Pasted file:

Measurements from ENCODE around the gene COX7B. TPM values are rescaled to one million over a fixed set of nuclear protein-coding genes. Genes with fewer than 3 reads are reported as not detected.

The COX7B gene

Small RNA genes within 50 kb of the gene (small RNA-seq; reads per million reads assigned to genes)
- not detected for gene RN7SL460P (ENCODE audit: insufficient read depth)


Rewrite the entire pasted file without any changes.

Measurements from ENCODE around the gene COX7B. TPM values are rescaled to one million over a fixed set of nuclear protein-coding genes. Genes with fewer than 3 reads are reported as not detected.

The COX7B gene

Small RNA genes within 50 kb of the gene (small RNA-seq; reads per million reads assigned to genes)
- not detected for gene RN7SL460P (ENCODE audit: insufficient read depth)